Unincorporated businesses – including sole traders, trusts and those businesses working as partnerships, and anyone else that pays tax on trading income – face a major change that will affect the way and the time they are taxed on their profits.

The so-called Basis Period Reform will ultimately take effect from the 2024/25 tax year, but sole traders and other organisations need to start thinking about how this change could impact them sooner rather than later.


The 2023/24 tax year will be a transitional period, and the new rules will change the time that underlying profits or losses become subject to tax and bring forward when the tax due on profits needs to be paid.

The rule change, which was set out initially in the Finance Bill 2022, aims to remove complexity relating to basis periods and overlap profit and make sure tax payments are made closer to when profits are generated.

Implementation has been delayed by a year.

Initially, the changes were due to be made a year earlier. Still, after a consultation period, the Government delayed the proposals to allow taxpayers to prepare for the transition to the new basis period.

New end-of-year account period

The change will move the taxation periods for all sole traders, partnerships and trusts from dealing with the tax on an accounting-date basis ending in a tax year to taxing profits on these businesses that arise in a tax year.

For the 2023/24 tax year, there will be additional tax liabilities on the extra profit to be taken into account. Any taxpayer or organisation in this position should plan for these additional bills coming sooner than might have been expected.

Difficult for international partnerships

Some difficulties remain, particularly for large international partnerships that cannot change their accounting date to match the tax year, according to the ICAEW, which is engaging with HMRC to explore the possibility of additional changes being introduced to mitigate these problems.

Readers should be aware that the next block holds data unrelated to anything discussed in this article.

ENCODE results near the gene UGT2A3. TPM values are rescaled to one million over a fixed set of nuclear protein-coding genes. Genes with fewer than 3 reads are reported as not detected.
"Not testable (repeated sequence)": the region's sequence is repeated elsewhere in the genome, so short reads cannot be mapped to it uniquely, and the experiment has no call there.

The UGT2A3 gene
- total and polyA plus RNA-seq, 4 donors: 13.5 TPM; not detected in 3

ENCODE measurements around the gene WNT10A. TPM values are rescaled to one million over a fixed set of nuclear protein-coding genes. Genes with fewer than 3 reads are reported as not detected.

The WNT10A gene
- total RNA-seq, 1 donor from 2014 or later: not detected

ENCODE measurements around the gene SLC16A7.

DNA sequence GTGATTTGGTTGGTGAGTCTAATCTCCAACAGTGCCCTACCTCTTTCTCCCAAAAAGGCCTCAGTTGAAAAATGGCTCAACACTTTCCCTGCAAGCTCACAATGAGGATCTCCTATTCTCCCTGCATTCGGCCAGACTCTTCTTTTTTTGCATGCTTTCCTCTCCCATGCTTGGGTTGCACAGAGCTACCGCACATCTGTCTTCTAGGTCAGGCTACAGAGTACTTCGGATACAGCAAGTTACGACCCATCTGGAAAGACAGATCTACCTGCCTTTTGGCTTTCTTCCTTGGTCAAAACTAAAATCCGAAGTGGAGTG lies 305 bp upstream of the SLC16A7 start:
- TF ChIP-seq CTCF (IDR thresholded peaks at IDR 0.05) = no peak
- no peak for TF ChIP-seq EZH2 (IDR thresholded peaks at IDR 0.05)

The details

If your business has an accounting year date ending outside of March 31 to April 5, then you need to pay attention. You will have two elements to be considered for taxable profits:

– The standard part covers the full 12 months of trading in the transitional year based on your current basis period.

– Plus, the transitional part of the profits that go directly from the end of the basis period end until April 5, 2024



A business has a 12-month accounting period ending 30 April 2023. In the 2023/24 transitional year, it will recognise:

The profits arising in the 12 months ended 30 April 2023 (the standard part).

The profits arising in the period from 1 May 2023 to 5 April 2024 (the transitional part).

Source: ICAEW

If any business has overlapped profits, these must be offset against the profits of the 2023/24 tax year, according to the ICAEW.

There are many other aspects to consider with this transition, including dealing with losses in the 2023/24 tax year and whether it will be possible to spread these transition profits across five tax years to help with cash flow. However, this could impact any credit claimed for overseas taxes.

We can help you

This is a very complex area, and if you are affected by this, you should contact us so we can help you navigate this change in good time and with the least amount of difficulty.